Recent studies have shown that the brain ‘tracks’ the syntactic structure of phrases [1], and that such phrase structure tracking is modulated by the compositional content of these phrases [2]. Following up on this literature, the current EEG study examines to what extent cortical tracking of linguistic structure is modulated by the compositionality of that structure. We measured EEG of 38 participants who listened to naturally produced stimuli in five different conditions, which systematically modulated the amount of linguistic information. We compared sentences (+syntax, +lexical meaning, +composition) to idioms (+syntax, +lexical meaning, ~composition), syntactic prose (+syntax, +lexical meaning, ~composition), jabberwocky (+syntax, –lexical meaning), and word lists (–syntax, +lexical meaning), and included backward versions of sentences and word lists as acoustic controls. Based on manual annotations of all speech recordings, we derived the frequency band corresponding to the presentation rate of phrases (1.1-2.1 Hz). Tracking was quantified through Mutual Information (MI), both between the EEG data and the speech envelope in this frequency band, and between the EEG data and abstract annotations of syntactic structure (i.e., bracket count).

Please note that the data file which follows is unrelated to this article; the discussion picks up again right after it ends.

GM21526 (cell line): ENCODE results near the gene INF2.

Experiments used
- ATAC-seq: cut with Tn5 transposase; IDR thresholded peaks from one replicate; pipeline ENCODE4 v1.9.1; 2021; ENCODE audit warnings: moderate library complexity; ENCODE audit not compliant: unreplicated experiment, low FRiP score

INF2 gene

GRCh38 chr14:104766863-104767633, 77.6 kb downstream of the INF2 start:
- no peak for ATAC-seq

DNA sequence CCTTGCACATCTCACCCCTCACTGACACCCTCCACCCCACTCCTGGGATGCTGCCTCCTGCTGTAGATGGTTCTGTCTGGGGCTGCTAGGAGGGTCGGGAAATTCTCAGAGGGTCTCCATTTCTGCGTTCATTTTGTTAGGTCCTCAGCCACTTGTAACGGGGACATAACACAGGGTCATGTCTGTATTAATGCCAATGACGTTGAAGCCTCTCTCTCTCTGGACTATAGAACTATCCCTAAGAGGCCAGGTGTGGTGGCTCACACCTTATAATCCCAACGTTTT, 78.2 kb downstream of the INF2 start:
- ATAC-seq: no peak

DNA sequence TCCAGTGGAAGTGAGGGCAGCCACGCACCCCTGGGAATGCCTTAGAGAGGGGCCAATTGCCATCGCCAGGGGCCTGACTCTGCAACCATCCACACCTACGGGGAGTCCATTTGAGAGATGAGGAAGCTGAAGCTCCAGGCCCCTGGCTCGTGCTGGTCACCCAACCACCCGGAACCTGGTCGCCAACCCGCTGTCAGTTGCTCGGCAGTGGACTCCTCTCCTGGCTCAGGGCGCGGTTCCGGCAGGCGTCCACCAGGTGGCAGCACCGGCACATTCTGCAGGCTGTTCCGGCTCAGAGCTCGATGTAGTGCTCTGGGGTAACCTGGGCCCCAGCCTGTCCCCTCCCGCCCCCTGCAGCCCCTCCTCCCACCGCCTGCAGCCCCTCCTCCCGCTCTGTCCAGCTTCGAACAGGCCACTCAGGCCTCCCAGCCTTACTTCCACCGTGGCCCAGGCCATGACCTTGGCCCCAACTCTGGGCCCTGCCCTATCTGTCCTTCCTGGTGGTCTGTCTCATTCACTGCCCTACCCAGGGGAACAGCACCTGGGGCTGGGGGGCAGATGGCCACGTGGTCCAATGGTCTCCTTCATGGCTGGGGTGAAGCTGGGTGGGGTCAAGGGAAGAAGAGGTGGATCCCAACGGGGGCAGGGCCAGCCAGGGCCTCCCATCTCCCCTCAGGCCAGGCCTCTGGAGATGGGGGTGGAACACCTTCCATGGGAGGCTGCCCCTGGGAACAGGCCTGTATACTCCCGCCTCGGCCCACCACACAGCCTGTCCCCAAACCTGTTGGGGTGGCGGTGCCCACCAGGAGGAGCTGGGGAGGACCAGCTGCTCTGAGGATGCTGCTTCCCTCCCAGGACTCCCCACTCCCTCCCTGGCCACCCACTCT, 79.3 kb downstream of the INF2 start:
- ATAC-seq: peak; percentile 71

We consistently found that MI between speech and EEG was higher for sentences than for jabberwocky, but not higher than for idioms or syntactic prose. This result was also found when MI was computed between the EEG signal and the abstract syntax annotations. Phrase structure tracking was also higher for sentences than for word lists, but as this difference was found for the backward versions of these stimuli as well, it could reflect the difference in their acoustics.

Overall, phrase structure tracking was stronger for sentences than for stimuli that lacked either lexical meaning or syntactic structure, but it was not consistently different from stimuli which had lexical meaning and syntactic structure. These findings suggest that cortical tracking of linguistic structure reflects the generation of lexicalized structure [3,4], whether this structure straightforwardly maps onto semantic meaning or not. This conclusion is in line with neurobiological models of language comprehension which make a functional distinction between syntactic structure building and semantic composition.

[1] Ding et al., 2016 Nat. Neurosci.; [2] Kaufeld et al., 2020 J. Neurosci.; [3] Martin, 2020 JoCN; [4] Meyer et al., 2019 LCN

Shailee Jain, The University of Texas at Austin (United States of America)

"Discovering distinct patterns of semantic integration across cortex using natural language encoding models for fMRI"